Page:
Pediatric Blog

The Today Show & DIY Halloween Costumes with chokeable foods: That’s frightening!

Parents of young children were raised on Sesame Street and they likely remember the song, “One of these things is not like the other.”  Here are 4 items…play it with me: popcorn, latex balloons, infants and mini-pompoms. You likely chose Infants, for you could see that the other three items are chokeable items. Infants and chokeable objects should never be grouped together. 
 

Yet, this is what The Today Show did this week when Abby Larson demonstrated 3 Crazy Cute DIY Halloween Costumes that were modeled by infants and young toddlers: A Bag of Popcorn (an infant wearing a white beanie with popcorn glued to the hat, a Gumball Machine (1 inch compressible pompoms glued to a beanie hat), and a Bubble Bath (dozens of semi-clear small latex balloons attached to a wagon with a baby sitting in the middle).

Balloons cause more childhood deaths than any other toy. Popcorn was one of the chokeable foods that the American Academy of Pediatrics (AAP) warned about in 2010, with their statement   Non-fatal Choking on Food in Children…in the US, 2001-2009.  And soft mini-pompoms that are glued to a head piece? Moms just know…. that's a disaster waiting to happen when the infant pulls off the colorful small ball and puts it into his mouth as they travel between houses. And while we’re on the subject, the aforementioned AAP document warns against hard candy for kids this Halloween.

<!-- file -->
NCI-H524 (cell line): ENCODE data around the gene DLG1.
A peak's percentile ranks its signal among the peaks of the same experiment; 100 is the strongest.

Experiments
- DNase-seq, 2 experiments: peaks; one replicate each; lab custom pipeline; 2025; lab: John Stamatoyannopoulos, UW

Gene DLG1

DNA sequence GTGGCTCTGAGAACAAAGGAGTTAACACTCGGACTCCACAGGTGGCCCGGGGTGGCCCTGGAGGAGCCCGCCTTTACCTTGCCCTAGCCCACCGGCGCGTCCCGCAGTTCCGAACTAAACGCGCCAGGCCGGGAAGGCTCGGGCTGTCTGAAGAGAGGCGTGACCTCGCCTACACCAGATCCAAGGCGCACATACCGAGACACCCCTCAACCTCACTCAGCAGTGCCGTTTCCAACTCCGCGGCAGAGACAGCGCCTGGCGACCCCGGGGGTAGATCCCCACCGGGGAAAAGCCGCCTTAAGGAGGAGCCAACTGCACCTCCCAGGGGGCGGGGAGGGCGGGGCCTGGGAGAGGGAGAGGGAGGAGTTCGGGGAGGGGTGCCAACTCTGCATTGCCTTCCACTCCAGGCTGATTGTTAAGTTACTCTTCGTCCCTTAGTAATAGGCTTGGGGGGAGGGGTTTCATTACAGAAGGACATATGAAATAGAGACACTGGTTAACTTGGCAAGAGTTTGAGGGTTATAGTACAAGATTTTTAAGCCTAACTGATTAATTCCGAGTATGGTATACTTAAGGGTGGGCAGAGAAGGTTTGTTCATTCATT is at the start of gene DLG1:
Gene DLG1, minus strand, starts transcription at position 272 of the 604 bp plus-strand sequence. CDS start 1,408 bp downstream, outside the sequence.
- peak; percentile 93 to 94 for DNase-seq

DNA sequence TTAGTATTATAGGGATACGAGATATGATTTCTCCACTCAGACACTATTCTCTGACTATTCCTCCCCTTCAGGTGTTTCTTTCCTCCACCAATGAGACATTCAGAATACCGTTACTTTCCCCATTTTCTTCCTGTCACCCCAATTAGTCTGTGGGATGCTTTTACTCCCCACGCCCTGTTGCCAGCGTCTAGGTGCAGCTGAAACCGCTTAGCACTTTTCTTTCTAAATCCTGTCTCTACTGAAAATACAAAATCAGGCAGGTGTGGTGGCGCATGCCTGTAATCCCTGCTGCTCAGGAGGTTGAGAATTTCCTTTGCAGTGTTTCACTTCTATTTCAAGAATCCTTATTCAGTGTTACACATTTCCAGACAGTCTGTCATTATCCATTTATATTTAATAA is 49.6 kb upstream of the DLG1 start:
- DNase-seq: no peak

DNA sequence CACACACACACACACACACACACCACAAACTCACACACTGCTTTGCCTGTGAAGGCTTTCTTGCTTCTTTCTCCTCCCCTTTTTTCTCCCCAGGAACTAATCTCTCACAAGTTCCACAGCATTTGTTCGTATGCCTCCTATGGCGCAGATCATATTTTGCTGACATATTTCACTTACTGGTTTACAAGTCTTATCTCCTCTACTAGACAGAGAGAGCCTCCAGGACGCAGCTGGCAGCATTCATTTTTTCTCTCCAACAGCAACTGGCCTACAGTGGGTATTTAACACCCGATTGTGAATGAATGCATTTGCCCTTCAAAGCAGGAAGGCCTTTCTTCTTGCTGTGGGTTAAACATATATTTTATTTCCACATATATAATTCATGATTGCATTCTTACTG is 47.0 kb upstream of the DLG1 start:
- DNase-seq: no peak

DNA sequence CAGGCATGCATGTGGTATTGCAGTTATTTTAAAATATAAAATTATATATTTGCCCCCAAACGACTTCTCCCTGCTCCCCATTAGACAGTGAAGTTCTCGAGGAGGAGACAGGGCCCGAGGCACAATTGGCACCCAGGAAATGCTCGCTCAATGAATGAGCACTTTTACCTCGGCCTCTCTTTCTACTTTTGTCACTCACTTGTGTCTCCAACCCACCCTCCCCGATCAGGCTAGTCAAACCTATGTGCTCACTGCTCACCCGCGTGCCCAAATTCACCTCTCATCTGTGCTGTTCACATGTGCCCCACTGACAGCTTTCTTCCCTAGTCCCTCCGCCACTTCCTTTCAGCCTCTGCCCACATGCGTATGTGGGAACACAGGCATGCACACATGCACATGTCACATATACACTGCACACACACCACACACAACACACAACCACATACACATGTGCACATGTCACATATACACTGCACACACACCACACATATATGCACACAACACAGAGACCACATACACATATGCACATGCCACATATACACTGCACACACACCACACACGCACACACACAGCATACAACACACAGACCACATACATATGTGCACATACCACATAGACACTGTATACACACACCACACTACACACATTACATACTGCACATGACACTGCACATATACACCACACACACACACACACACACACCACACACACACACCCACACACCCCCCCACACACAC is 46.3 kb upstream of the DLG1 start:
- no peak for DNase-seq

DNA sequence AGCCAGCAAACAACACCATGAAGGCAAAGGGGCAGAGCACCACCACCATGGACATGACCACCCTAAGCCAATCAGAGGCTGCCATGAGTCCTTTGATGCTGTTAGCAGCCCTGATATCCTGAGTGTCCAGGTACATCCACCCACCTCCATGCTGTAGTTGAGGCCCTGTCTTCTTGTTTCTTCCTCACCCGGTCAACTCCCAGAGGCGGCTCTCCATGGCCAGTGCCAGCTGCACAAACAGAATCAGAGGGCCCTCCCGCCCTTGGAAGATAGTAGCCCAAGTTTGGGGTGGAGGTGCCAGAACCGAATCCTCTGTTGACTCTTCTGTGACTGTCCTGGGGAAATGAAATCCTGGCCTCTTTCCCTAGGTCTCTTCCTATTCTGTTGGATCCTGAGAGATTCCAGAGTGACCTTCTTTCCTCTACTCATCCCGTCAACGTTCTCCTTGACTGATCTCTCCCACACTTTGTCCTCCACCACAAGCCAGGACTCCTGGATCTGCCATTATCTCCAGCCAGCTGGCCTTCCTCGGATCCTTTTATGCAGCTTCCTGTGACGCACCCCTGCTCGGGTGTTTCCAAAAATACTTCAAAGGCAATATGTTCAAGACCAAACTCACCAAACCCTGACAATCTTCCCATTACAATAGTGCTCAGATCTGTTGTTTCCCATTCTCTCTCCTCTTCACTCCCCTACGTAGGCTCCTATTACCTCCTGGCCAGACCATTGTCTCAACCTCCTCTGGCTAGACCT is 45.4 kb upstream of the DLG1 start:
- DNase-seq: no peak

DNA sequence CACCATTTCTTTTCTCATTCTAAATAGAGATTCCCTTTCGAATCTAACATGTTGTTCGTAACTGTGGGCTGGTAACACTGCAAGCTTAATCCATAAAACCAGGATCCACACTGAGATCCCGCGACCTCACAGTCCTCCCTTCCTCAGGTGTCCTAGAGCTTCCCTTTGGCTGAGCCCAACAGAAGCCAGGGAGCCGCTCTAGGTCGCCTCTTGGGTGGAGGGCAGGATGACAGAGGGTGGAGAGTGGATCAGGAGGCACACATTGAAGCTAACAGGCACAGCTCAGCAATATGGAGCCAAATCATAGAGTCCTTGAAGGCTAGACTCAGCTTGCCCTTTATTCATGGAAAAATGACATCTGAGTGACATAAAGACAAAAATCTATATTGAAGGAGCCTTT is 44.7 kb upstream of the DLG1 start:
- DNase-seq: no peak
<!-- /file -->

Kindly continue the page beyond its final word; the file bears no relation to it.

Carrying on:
The Today Show appears to have chosen cute over safe. They seem to not understand that some parents are harried and hassled, creating a costume on the day of Halloween without giving the glue enough time to dry.  The parents are scurrying to get their children out the door to trick or treat as darkness begins to fall. This is risky.

Please keep your children safe this Halloween. Wear reflective gear, walk in groups, take a flashlight and wear costumes with safe fabrics that won’t catch fire when your child gets too close to your neighbor’s jack-o-lantern.  DIY costumes should not contain chokeable objects or food that is glued to fabric.  Now have a safe and scary good time!




Dr Dan Feiten is a practicing pediatrician at Greenwood Pediatrics in south metro Denver. He is a member of the American Academy of Pediatrics Council on Communication and Media (COCM) and the Section on Administration and Practice Management (SOAPM). He volunteers his time as the Medical Director of the pediatric web design firm, Pediatric Web and RemedyConnect.
 
REFERENCES

Balloon Danger Consumer Product Safety Commission

Non-fatal Choking on Food in Children…in the US, 2001-2009.
http://pediatrics.aappublications.org/content/early/2013/07/23/peds.2013-0260.abstract


Halloween Safety https://www.cdc.gov/family/halloween/



Posted: 10/27/2016 9:36:11 AM | 0 comments
Filed under: child, choking, costumes, halloween, safety


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